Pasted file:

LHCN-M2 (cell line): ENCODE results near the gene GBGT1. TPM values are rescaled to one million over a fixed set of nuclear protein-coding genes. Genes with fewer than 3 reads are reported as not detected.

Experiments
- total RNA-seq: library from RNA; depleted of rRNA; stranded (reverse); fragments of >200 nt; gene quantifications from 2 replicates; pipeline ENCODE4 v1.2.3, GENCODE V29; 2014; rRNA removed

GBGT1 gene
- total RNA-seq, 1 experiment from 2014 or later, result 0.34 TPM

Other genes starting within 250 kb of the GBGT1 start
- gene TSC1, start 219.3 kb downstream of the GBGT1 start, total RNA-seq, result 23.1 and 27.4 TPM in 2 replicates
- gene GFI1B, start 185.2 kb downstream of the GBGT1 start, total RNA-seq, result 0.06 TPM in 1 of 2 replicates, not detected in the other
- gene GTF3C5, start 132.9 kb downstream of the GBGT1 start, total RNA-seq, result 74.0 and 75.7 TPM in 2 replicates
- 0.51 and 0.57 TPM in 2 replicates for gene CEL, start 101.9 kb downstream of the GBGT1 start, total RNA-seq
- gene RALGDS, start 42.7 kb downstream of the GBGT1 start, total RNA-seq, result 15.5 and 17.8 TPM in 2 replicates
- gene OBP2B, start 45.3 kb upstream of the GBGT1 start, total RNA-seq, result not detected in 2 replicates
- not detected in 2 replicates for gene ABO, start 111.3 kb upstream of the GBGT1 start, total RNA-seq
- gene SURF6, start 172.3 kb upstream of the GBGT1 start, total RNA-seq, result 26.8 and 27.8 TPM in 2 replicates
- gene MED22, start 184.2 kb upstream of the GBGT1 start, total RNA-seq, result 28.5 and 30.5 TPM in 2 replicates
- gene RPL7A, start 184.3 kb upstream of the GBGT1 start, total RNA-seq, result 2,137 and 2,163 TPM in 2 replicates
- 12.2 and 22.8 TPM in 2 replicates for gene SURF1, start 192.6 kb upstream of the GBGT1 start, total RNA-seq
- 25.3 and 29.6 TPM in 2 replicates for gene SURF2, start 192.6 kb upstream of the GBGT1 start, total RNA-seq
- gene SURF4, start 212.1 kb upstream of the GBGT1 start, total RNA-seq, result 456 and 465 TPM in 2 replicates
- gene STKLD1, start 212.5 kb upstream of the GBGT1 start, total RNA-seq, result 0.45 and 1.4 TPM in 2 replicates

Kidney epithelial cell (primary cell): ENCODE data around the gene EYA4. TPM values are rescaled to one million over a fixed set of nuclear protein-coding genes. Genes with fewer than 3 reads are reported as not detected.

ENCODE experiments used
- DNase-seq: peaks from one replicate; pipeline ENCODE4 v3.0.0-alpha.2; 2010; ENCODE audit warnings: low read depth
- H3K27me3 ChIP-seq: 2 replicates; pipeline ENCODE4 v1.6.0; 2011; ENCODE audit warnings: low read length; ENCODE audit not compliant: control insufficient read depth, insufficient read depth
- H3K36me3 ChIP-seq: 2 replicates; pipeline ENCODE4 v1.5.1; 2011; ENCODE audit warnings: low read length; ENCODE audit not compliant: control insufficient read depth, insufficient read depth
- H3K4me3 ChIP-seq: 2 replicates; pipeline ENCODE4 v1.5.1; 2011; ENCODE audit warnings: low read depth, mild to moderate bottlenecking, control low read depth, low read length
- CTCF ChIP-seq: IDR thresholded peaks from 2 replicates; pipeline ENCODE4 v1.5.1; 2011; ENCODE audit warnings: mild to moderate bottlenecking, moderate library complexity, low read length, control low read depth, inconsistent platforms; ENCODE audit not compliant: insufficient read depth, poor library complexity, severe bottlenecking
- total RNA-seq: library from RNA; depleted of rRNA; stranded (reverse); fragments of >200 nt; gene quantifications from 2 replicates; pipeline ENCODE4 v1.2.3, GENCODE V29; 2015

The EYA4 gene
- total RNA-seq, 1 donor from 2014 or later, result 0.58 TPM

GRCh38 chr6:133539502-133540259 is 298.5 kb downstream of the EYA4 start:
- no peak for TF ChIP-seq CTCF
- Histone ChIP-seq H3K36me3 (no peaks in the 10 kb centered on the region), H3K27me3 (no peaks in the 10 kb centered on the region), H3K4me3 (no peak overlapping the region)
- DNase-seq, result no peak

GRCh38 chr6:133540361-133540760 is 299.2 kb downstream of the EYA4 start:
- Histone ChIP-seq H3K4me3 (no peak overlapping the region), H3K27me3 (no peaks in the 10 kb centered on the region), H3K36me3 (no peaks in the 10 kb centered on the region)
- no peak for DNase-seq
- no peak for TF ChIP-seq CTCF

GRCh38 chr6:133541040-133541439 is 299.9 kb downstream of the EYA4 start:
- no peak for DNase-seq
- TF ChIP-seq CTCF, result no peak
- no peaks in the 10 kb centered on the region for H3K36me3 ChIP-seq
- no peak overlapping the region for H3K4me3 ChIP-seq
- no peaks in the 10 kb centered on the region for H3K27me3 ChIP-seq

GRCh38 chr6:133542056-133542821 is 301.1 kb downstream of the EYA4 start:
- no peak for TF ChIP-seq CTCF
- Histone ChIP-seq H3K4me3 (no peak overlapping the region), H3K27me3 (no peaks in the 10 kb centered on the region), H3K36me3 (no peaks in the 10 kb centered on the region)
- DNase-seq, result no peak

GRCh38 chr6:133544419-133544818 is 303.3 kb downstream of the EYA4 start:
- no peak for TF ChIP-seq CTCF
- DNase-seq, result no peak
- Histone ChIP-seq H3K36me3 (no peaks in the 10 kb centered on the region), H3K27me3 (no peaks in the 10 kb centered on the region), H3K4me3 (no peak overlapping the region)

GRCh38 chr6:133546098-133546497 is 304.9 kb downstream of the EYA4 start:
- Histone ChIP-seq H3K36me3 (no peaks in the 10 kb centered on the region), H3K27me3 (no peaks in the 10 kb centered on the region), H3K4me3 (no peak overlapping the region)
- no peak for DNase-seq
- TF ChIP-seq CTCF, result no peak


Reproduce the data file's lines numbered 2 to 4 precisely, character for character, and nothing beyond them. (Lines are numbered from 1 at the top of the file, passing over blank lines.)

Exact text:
Experiments
- total RNA-seq: library from RNA; depleted of rRNA; stranded (reverse); fragments of >200 nt; gene quantifications from 2 replicates; pipeline ENCODE4 v1.2.3, GENCODE V29; 2014; rRNA removed

GBGT1 gene